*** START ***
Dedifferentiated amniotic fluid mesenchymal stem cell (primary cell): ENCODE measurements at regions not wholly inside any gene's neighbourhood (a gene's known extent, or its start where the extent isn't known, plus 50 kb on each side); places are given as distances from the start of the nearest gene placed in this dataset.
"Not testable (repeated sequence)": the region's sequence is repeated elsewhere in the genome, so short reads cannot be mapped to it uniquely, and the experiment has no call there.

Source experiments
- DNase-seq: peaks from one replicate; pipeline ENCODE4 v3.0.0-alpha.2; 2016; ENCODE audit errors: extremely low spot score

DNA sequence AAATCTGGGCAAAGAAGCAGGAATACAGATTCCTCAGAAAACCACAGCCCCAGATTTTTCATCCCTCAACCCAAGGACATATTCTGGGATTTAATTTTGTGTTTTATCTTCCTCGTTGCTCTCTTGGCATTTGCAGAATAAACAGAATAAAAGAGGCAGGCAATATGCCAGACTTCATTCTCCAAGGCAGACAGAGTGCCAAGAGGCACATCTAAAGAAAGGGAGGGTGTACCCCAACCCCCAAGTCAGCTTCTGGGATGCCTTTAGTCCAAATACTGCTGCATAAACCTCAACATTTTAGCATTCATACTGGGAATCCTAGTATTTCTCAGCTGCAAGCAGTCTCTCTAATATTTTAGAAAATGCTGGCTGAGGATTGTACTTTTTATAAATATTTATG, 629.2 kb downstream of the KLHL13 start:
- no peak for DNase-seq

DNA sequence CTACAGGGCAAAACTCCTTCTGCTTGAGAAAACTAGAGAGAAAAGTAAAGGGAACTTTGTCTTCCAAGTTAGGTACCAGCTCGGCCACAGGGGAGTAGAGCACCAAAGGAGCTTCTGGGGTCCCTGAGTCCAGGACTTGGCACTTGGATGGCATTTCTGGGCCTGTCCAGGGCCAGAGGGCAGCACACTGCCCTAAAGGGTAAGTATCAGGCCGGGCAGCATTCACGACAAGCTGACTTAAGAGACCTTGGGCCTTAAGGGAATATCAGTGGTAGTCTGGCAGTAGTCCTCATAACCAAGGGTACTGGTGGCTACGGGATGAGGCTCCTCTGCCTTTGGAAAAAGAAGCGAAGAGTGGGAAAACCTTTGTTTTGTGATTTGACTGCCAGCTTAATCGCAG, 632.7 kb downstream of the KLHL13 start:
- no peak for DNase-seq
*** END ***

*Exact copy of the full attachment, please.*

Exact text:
Dedifferentiated amniotic fluid mesenchymal stem cell (primary cell): ENCODE measurements at regions not wholly inside any gene's neighbourhood (a gene's known extent, or its start where the extent isn't known, plus 50 kb on each side); places are given as distances from the start of the nearest gene placed in this dataset.
"Not testable (repeated sequence)": the region's sequence is repeated elsewhere in the genome, so short reads cannot be mapped to it uniquely, and the experiment has no call there.

Source experiments
- DNase-seq: peaks from one replicate; pipeline ENCODE4 v3.0.0-alpha.2; 2016; ENCODE audit errors: extremely low spot score

DNA sequence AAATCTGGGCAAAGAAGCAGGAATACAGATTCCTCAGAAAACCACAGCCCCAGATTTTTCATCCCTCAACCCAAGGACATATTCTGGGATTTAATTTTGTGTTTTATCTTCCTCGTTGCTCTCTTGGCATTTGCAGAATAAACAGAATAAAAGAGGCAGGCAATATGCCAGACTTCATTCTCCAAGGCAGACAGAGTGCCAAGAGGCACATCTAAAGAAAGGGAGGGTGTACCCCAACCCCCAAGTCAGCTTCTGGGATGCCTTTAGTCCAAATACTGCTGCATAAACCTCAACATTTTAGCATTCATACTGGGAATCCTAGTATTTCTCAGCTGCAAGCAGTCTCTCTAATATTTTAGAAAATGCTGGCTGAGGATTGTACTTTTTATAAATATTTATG, 629.2 kb downstream of the KLHL13 start:
- no peak for DNase-seq

DNA sequence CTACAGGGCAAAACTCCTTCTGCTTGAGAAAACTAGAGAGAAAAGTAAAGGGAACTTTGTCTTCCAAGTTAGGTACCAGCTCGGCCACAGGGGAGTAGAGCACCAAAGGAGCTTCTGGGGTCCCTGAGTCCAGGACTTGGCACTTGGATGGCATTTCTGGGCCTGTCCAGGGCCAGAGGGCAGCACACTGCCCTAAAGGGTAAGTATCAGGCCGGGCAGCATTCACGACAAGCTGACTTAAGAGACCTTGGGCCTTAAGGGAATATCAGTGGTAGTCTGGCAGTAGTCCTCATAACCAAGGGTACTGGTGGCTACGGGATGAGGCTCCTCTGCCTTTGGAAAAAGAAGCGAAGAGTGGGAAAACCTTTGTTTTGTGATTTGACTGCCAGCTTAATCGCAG, 632.7 kb downstream of the KLHL13 start:
- no peak for DNase-seq